USDA reserves use of 840 animal ID numbers for those born in U.S.

Cattle Market & Farm Reports, Editorials
Dec 16, 2008
by WLJ
USDA reserves use of ‘840’ animal ID numbers for those born in U.S.

USDA’s Animal and Plant Health Inspection Service (APHIS) is reserving the use of animal identification numbers with the 840 prefix to only animals born in the U.S. The number 840 is the U.S. country code and appears at the beginning of all animal identification numbers issued in this country.

“The ability to quickly locate an animal’s origin during an animal disease investigation is absolutely essential,” said Bruce Knight, under secretary for marketing and regulatory programs. “The more quickly we can determine the source and extent of an outbreak, the more effectively we can contain it. The use of animal identification numbers with the 840 prefix on U.S.-born animals provides animal health officials with key information about the animal’s origin immediately.”

By reserving use of this number, producers who use the 840 animal identification numbering system will have a convenient and cost-effective method which documents the origin of their animals in the U.S. to packers for country of origin labeling (COOL). Packers can rely upon this information for their origin claims on products at retail, in accordance with COOL. With this interim rule, animal identification numbers with the 840 prefix will be used only on animals born in the U.S. In the event of a disease outbreak, this will enable USDA to use the animal identification number to more quickly determine the animal’s origin. While USDA does not require the use of the 840 animal identification number for individual animal identification, producers who do use it will be able to use that 840 number for more than just identification. For example, 840 animal identification numbers also can be used in animal health programs, marketing programs, animal movement records, genetic programs and breed registries.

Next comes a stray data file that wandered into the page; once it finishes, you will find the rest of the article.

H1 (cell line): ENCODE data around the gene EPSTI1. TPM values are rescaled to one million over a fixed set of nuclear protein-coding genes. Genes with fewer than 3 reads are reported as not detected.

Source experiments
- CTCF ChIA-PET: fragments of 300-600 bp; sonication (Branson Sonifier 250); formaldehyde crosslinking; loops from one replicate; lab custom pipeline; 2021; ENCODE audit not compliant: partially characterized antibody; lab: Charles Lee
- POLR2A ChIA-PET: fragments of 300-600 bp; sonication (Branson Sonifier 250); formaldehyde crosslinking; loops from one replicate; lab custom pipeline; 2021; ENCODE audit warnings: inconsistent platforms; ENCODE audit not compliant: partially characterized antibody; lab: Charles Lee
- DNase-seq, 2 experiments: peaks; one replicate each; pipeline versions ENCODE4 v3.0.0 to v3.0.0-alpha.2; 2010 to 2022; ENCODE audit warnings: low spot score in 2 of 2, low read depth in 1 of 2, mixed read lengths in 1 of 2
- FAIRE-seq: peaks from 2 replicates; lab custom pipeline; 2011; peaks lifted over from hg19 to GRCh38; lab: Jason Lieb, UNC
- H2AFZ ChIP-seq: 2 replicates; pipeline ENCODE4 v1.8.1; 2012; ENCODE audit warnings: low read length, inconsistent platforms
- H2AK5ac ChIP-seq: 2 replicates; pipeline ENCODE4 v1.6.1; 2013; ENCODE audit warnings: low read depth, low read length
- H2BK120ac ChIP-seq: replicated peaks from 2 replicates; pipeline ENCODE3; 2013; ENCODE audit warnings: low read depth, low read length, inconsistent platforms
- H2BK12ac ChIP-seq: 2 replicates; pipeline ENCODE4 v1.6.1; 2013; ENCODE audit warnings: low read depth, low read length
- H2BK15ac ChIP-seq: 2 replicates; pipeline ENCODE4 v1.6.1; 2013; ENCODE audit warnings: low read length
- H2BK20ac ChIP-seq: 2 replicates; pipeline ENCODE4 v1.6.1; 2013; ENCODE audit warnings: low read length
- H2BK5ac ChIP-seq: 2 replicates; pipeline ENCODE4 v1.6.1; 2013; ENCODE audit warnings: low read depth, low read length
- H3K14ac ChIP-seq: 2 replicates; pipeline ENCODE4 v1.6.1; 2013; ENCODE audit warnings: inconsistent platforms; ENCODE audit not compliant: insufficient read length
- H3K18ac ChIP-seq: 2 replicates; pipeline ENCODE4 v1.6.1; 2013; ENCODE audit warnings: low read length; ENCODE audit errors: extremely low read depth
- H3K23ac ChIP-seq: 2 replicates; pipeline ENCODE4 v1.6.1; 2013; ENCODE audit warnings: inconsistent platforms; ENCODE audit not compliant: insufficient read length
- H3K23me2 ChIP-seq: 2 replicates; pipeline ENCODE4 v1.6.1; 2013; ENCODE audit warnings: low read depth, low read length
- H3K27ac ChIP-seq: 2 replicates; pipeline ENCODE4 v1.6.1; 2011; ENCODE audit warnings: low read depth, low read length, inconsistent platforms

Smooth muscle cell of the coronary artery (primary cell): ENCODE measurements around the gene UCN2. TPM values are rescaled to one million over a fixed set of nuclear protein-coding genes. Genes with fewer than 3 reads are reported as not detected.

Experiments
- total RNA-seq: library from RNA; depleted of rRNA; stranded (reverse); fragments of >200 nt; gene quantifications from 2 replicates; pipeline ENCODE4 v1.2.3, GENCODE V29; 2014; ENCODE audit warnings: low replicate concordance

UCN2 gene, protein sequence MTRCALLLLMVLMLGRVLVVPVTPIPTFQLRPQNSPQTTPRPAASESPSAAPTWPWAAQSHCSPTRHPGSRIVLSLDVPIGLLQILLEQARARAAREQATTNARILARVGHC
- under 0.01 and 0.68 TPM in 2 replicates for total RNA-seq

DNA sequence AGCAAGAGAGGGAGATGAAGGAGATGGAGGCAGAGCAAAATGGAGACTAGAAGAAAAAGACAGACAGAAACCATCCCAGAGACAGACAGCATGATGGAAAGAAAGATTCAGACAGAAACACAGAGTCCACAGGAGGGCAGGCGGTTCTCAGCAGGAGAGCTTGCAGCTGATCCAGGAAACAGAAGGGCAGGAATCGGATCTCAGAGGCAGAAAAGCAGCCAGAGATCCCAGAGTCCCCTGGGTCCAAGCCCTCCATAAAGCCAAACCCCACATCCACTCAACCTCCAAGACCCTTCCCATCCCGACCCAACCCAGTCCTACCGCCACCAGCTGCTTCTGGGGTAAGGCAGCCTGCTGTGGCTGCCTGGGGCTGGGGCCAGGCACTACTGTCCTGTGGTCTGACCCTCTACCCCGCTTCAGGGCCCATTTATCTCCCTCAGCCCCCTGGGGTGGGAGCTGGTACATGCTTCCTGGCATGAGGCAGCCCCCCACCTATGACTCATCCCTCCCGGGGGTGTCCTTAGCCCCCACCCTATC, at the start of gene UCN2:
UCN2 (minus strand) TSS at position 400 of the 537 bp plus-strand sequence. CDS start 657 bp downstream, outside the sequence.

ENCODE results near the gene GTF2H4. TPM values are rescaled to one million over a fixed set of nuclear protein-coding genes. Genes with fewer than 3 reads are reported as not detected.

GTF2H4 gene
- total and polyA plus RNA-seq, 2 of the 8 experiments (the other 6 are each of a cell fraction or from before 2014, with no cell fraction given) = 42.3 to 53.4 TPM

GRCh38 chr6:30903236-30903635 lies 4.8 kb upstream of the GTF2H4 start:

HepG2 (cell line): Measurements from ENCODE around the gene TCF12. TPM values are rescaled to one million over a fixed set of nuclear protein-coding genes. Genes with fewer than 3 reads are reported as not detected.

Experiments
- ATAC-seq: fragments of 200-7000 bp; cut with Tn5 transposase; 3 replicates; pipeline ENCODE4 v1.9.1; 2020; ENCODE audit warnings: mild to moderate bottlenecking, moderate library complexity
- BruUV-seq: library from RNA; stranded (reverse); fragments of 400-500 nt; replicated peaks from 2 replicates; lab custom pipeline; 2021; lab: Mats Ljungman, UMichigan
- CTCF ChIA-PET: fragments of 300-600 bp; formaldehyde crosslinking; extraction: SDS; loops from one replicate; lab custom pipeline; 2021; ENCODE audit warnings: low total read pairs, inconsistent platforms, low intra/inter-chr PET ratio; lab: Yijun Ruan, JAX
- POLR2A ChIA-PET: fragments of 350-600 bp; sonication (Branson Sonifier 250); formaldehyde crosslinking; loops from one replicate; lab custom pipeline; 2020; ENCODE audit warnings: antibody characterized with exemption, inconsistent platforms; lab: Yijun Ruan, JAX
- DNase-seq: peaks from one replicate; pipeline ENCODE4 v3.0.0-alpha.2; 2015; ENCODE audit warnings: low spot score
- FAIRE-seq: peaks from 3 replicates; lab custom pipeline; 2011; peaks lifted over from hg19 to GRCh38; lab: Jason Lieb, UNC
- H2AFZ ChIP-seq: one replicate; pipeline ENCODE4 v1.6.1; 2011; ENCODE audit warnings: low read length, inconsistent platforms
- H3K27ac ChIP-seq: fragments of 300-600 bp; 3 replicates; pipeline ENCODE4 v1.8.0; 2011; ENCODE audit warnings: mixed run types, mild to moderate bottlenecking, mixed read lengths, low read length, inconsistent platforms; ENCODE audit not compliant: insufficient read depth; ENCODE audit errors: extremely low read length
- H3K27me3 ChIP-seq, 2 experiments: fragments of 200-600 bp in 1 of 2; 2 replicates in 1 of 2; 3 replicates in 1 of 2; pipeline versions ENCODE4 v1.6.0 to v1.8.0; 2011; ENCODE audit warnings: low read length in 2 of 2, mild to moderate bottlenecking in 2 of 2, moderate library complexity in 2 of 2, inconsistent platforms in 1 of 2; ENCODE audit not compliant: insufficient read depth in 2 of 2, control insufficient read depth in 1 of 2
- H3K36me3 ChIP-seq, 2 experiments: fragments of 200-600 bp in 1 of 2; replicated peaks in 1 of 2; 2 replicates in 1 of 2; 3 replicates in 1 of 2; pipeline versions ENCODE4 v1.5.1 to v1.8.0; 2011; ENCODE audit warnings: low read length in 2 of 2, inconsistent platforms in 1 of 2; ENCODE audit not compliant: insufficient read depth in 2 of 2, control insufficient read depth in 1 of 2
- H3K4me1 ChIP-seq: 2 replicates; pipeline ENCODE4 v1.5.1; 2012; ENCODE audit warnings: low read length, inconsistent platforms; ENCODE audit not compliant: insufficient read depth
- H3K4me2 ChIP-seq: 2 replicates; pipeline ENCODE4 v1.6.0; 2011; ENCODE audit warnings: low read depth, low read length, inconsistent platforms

Also, any imported animal that loses its country of origin identification device cannot be retagged using an 840 animal identification number. These animals can be retagged only with an official identification device using a numbering system other than the 840 animal identification number.

Finally, this interim rule makes it unlawful to remove any official animal identification device, including those applied in other countries and officially recognized by APHIS for animals entering the U.S. These devices are essential for the complete and proper traceability of imported animals.

This interim rule is necessary to enhance animal traceback capabilities for both domestic and imported livestock as well as better contain disease outbreaks.

This interim rule was published in the Sept. 18 Federal Register and becomes effective upon publication. Consideration will be given to comments received on or before Nov. 17. Send two copies of postal mail or commercial delivery comments to Docket No. APHIS-2008-0077, Regulatory Analysis and Development, PPD, APHIS, Station 3A-03.8, 4700 River Road, Unit 118, Riverdale, MD 20737-1238. Comments can be submitted on the Federal eRulemaking portal at http://www.regulations.gov/fdmspublic/component/main?main= DocketDetail&d=APHIS-2008-0077. Comments are posted on the Reglations.gov Web site and also can be reviewed at USDA, Room 1141, South Building, 14th St. and Independence Ave., S.W., Washington, D.C., between 8 a.m. and 4:30 p.m., Monday through Friday, excluding holidays. To facilitate entry into the comment reading room, please call 202/690-2817. — WLJ

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